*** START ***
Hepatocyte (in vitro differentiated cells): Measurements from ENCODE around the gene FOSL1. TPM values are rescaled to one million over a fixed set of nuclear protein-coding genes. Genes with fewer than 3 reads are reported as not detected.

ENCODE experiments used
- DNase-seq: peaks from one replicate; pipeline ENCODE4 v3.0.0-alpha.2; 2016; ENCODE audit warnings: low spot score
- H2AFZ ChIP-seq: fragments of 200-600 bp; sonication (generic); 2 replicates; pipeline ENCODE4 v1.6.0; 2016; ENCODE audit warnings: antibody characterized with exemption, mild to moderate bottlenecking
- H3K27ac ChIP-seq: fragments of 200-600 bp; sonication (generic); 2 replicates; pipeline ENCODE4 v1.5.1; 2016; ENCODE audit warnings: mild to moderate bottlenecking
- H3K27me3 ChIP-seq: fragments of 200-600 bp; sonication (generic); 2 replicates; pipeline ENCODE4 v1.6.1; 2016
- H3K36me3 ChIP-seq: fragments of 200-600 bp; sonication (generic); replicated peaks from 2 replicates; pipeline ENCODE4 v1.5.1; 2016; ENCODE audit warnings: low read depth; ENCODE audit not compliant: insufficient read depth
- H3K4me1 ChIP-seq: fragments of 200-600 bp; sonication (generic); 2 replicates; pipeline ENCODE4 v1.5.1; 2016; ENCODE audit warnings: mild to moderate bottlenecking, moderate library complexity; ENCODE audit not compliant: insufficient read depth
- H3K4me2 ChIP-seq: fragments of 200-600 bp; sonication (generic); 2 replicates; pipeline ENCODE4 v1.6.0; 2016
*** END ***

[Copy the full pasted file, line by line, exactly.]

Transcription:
Hepatocyte (in vitro differentiated cells): Measurements from ENCODE around the gene FOSL1. TPM values are rescaled to one million over a fixed set of nuclear protein-coding genes. Genes with fewer than 3 reads are reported as not detected.

ENCODE experiments used
- DNase-seq: peaks from one replicate; pipeline ENCODE4 v3.0.0-alpha.2; 2016; ENCODE audit warnings: low spot score
- H2AFZ ChIP-seq: fragments of 200-600 bp; sonication (generic); 2 replicates; pipeline ENCODE4 v1.6.0; 2016; ENCODE audit warnings: antibody characterized with exemption, mild to moderate bottlenecking
- H3K27ac ChIP-seq: fragments of 200-600 bp; sonication (generic); 2 replicates; pipeline ENCODE4 v1.5.1; 2016; ENCODE audit warnings: mild to moderate bottlenecking
- H3K27me3 ChIP-seq: fragments of 200-600 bp; sonication (generic); 2 replicates; pipeline ENCODE4 v1.6.1; 2016
- H3K36me3 ChIP-seq: fragments of 200-600 bp; sonication (generic); replicated peaks from 2 replicates; pipeline ENCODE4 v1.5.1; 2016; ENCODE audit warnings: low read depth; ENCODE audit not compliant: insufficient read depth
- H3K4me1 ChIP-seq: fragments of 200-600 bp; sonication (generic); 2 replicates; pipeline ENCODE4 v1.5.1; 2016; ENCODE audit warnings: mild to moderate bottlenecking, moderate library complexity; ENCODE audit not compliant: insufficient read depth
- H3K4me2 ChIP-seq: fragments of 200-600 bp; sonication (generic); 2 replicates; pipeline ENCODE4 v1.6.0; 2016